Radio’s Casey Crime Photographer

crimephotographer8-218x300Somewhere, hidden deep in the offices of the Old Time Radio Networks, in a place where only writers go, there must have been an office dedicated to the Creation of the Perfect Radio Detective. Posted on the wall of the office would have been the Rules for the Perfect Radio Detective, and perhaps an honor roll of the programs that managed to capture these elements. An unlikely addition to that roll would have been Casey, Crime Photographer.

The first of these crucial elements is that the perfect Radio Detective is Different from Every Other Radio Detective. Next is that even if the Radio Detective is not the brightest bulb on the Christmas tree, he will be sharper than any cops he comes across, if not the crooks. The Perfect Radio Detective does not have to come from the same gritty world his foes do, but it doesn’t hurt. He does not even need a well defined crimephotographer3-294x300sense of Right and Wrong like the Superman or The Lone Ranger. In fact, it might even get in his way. He will find a sidekick useful. He may or may not enjoy the regular attention of a lovely young woman, if there is not a regularly occurring feminine character in his world, then trouble is bound to follow the new ladies who come in and out of his life on a weekly basis. Hard drink is usually a way to dull life’s various pains, and an appreciation for Jazz music is an enormous plus.

Casey, Crime Photographer, came to the airwaves from the pages of pulp fiction, and he brought the many elements of the Perfect Radio Detective with him. Author George Harmon Coxe grew up in Upstate New York, and attended Purdue and Cornell Universities before moving to the West Coast to work in newspapers. Beginning in 1922, Coxe began publishing short fiction in various genres to help pay the bills. In 1934, Black Mask Magazine introduced the character Coxe would become best remembered for. Coxe drew upon his journalistic background to create the news photographer “Flashgun” Casey.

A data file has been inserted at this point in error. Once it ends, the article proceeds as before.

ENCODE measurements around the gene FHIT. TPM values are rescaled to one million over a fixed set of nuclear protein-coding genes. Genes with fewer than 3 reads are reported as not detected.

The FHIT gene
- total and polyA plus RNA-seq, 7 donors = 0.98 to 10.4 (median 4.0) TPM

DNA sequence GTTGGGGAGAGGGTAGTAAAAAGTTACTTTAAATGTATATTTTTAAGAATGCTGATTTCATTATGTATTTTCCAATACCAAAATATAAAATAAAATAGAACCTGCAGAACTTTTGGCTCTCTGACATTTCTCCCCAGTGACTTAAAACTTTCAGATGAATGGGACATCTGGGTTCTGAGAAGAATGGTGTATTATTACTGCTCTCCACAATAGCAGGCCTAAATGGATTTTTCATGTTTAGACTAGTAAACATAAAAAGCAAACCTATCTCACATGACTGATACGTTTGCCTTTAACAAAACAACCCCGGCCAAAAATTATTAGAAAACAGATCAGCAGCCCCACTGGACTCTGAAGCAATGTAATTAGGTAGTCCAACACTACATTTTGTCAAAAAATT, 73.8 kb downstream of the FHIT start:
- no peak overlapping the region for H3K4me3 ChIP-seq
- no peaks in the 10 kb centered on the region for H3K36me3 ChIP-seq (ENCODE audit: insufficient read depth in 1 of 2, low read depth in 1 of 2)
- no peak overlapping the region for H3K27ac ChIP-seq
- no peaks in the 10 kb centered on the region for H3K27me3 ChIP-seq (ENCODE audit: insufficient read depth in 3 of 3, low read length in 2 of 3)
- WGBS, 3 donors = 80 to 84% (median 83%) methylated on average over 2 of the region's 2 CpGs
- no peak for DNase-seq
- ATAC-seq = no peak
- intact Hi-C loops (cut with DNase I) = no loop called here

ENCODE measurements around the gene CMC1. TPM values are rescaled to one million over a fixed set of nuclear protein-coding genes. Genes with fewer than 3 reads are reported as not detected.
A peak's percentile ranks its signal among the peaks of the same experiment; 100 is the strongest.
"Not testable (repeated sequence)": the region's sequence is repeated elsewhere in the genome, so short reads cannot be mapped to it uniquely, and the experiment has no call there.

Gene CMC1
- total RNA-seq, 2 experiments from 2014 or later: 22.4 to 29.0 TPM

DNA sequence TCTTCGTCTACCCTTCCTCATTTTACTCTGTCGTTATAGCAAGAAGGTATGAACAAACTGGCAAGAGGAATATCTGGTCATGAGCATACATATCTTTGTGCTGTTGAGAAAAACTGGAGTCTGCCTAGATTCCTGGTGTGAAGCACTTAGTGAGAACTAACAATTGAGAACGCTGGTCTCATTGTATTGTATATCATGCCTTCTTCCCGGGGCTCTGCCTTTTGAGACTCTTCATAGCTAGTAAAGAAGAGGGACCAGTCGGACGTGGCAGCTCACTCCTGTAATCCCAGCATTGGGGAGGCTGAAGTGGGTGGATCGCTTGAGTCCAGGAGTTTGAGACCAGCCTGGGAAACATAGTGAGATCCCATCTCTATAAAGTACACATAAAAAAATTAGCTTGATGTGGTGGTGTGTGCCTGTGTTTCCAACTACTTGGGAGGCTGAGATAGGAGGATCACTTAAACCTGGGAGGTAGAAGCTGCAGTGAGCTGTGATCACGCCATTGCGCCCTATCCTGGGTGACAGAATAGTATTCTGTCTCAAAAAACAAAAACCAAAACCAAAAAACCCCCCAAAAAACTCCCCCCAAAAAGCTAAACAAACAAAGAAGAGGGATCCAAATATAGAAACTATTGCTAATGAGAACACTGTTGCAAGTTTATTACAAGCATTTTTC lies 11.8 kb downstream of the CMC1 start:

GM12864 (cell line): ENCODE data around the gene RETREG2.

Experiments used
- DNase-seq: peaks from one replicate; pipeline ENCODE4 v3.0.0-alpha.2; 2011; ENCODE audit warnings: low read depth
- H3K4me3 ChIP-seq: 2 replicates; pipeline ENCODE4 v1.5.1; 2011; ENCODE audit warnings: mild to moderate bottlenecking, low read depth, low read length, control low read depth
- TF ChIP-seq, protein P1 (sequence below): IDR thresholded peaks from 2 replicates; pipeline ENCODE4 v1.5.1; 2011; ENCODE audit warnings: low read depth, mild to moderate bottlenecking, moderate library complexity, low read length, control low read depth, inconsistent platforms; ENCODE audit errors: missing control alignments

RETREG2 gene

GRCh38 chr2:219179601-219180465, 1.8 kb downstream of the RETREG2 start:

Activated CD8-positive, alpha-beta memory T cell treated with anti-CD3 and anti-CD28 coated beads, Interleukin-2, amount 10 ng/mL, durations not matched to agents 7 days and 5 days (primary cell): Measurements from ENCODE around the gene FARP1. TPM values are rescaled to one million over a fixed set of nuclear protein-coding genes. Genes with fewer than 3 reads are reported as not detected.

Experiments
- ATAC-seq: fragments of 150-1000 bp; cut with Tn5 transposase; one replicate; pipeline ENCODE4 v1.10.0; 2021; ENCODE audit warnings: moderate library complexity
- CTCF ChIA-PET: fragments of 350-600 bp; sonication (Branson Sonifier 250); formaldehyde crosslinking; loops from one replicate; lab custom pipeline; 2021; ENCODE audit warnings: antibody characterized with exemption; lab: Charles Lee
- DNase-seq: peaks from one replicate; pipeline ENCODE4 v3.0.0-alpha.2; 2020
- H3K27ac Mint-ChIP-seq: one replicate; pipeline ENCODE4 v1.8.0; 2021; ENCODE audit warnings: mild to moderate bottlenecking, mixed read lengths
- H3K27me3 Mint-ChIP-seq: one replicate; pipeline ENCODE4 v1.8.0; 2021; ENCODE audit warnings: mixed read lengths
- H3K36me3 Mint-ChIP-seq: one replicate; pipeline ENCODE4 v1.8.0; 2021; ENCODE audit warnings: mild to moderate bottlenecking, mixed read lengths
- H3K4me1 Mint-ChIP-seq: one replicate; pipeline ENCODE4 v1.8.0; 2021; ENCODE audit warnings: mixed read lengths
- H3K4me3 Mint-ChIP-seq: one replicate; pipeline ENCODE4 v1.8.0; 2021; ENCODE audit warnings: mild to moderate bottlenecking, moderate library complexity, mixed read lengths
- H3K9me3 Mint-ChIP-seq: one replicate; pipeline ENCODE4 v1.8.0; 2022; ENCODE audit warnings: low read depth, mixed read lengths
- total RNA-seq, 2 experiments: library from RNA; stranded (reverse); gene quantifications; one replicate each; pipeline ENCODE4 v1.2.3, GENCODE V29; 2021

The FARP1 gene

While still on the pulp pages, Casey kept a bottle of hooch in his desk drawer and was confident in his ability to put a .38 slug where he thought it should go, although he was more likely depend on the “two big fists he knew how to use”.

Casey, whose given name was never revealed, lost some of his grittiness when he came to the airwaves, but none of his intelligence or determination. He specialized in photographing major crimes for the Morning Express newspaper. Pretty reporter Ann Williams’ job was to get the stories, but her Photographer was the brains of the team. Police Captain Logan was usually a friend of the newspaper team, instead of getting in the way of their pursuit of justice as most cops did for Hardboiled Detectives.

In between stories, Casey and Ann would while away the hours at their favorite watering hole, the Blue Note. The tavern always had great jazz on tap, which must have brought in a decent amount of business. It was needed to make up for the long overdue tab run up by Casey. (Casey and Ann’s chief source of nourishment was the free pretzels set out by Ethelbert the bartender.)

Matt Crowley first brought the role of Casey to the airwaves. Staats Cosworth took over the role in late 1943. Jim Backus played the part for a few episodes, and Darren McGavin brought the role to television for a single, best forgotten, season. Jone Allison, Alice Reinheart, Lesley Woods and Betty Furness each played reporter Ann Williams, but the role is more closely associated with Jan Miner. Miner best remembered as Palmolive’s “Madge the Manicurist”, reprised the role for TV.

John Gibson played Ethelbert, the long suffering barkeep at the Blue Note. The tavern had the musical services of the Archie Bleyer Orchestra and  the Teddy Wilson Trio.

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